A novel in verse … and the writing thereof
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A Different Table

“Jeez, I’m so clumsy,” Nelson said, as we moved.

“Honest, if that’s the only thing

I spill today, I’ll count myself lucky.

That’s one reason I chose geology,” he said,

setting down his tray, extending his hand

to the large woman across from him, who looked

     up from a textbook, wary at this sudden influx

               of strangers.

“Hi. I’m Nelson. You’re Gloria, right? I’m

     your year, but we’ve never really met, which is

     ridiculous. You were in my soils class, with Menchner, weren’t you?

     Or was it the chemistry lab?”

She hesitated, then shook his hand, her face perhaps

a bit less closed as she said

     yes, she was Gloria, and turned to us. Introductions

duly performed, I couldn’t resist. “Did you think

     geology would cure clumsiness?” I asked Nelson.

Gloria frowned. “What?”

“I just baptized Mr. Fenton with milk,” Nelson explained.

“Mr. Fenton!” Gloria said, suddenly animated.

“George Fenton the Third? Uh-oh.

     Was he wearing cashmere?”

“Cashmere?” Nelson asked, horrified.

“The Third?” I repeated. “Really?”

Gloria nodded.

Nancy shook her head. “Flannels. Could you pass the salt please, Gloria?”

Gloria passed the salt and lifted her fork over

     her unfinished meal. “Bad enough,” she said.

“Does he always dress like that?” I asked.

Gloria and Nelson, bent over their trays,

     nodded, speaking in unison: “Always.”

Startled, they looked up at each other, as

     Nancy and I laughed.

“It’s unanimous,” she said.

Cashmere?” I could not believe it. Cost aside, it was

     eighty-five degrees outside, and close to that

     in the hall.

“He’s from the east,” Gloria explained.

“And hasn’t gotten over it,” Nelson contributed.

“What were you doing with him?” she asked.

“He’s not bad, when you get to know him.”

“I guess it’s cooler in the east, in September,” Nancy said.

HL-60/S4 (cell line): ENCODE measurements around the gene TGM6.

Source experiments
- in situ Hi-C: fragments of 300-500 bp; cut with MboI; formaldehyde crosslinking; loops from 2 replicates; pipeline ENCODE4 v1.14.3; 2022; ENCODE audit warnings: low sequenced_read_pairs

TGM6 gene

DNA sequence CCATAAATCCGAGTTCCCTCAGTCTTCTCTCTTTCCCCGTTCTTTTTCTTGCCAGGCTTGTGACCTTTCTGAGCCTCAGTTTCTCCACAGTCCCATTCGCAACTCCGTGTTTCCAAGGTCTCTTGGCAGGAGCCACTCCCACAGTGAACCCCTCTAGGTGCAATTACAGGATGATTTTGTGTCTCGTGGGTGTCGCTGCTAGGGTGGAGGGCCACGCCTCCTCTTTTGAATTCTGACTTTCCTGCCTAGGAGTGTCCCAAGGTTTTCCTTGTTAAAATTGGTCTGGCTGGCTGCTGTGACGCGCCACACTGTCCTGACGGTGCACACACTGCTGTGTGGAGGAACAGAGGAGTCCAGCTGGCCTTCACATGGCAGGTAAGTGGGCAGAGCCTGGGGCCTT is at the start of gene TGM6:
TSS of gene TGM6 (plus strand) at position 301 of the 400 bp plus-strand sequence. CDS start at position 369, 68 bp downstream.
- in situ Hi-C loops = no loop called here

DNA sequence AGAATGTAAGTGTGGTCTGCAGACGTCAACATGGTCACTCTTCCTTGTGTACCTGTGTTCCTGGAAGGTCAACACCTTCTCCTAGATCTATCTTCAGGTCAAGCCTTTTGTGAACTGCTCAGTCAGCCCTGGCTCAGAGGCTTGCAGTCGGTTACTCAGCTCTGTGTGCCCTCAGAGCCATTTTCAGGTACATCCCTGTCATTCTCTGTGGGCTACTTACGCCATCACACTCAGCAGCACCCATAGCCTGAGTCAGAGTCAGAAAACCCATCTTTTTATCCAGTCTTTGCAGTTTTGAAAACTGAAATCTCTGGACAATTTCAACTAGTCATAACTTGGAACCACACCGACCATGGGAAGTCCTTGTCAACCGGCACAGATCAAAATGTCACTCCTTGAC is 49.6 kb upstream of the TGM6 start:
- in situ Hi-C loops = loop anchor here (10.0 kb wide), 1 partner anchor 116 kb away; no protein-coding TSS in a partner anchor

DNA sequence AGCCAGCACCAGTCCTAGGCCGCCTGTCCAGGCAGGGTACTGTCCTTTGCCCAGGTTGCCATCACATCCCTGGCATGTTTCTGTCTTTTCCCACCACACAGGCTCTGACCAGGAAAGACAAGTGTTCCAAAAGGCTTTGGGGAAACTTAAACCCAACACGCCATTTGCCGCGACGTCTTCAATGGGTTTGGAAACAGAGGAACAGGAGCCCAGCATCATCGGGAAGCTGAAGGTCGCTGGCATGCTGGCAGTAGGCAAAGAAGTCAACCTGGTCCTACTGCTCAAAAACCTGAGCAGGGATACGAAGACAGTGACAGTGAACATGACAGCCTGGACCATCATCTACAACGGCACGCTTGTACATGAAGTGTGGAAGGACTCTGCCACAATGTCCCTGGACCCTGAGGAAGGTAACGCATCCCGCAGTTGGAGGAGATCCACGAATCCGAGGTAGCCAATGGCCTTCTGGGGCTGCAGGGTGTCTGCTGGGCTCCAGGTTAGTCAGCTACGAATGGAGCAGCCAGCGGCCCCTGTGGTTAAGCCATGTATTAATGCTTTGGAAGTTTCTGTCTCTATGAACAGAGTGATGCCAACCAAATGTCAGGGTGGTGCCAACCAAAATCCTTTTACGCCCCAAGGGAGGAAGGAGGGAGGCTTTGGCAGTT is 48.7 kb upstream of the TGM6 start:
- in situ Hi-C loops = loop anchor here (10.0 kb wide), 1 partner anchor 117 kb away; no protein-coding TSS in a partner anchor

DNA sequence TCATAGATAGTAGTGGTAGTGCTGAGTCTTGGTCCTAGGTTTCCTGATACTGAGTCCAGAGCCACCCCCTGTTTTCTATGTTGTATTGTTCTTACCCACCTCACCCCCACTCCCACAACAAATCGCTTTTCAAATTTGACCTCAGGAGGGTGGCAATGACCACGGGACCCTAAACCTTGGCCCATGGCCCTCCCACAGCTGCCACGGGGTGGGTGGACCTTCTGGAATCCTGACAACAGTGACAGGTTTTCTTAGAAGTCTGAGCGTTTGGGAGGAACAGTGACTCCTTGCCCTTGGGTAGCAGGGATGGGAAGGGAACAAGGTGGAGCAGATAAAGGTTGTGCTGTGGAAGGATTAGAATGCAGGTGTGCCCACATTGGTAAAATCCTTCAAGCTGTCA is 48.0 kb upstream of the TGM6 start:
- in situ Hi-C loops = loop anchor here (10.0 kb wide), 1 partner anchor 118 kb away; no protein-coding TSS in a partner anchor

“I guess,” said Gloria, and the rest of us

laughed aloud. “What? What did I say? Or is there

     a monkey on my shoulder?”

“No monkeys,” Nelson reassured her. “You

     just sounded—so skeptical.” When he imitated her,

the words drawn out and swooping, high to low— “I gue-ess”—

I had to put my sandwich down and

cover my mouth with my napkin, I laughed so hard.

“But cashmere!” Gloria said. “Is he

               made of money?”

“His family had a lot,” Nelson said.


“His father was ruined on Wall Street, at the

     start of the depression.

     Those are his father’s clothes.”

“Did he kill himself?” Gloria asked

     in a different voice.

“No. He had a breakdown or something. He lives

     in a sanitarium, in upstate New York. He comes home

     from time to time, but goes around the house

     in a robe. Won’t touch a suit. They remind him

               of—” he waved his hands. “—everything.”

“Me and my big mouth,” said Gloria. “Wow.

     I’ll try not to resent his beautiful wardrobe anymore.”

She herself was dressed

in a simple cotton shirtwaist. It looked

homemade, and not by the world’s most

     skillful seamstress.

“I guess it’s not worth so much,” I said, “if you have to pay

     with your father’s sanity

               to get it.”

“If you have to pay that much,” Nancy objected,

     “isn’t it worth more?”

Nelson shook his head. “You belong

     in philosophy. Except, then you’d not be here.

Damn. Me and my big mouth.” He grinned at Gloria,

     who grinned back.

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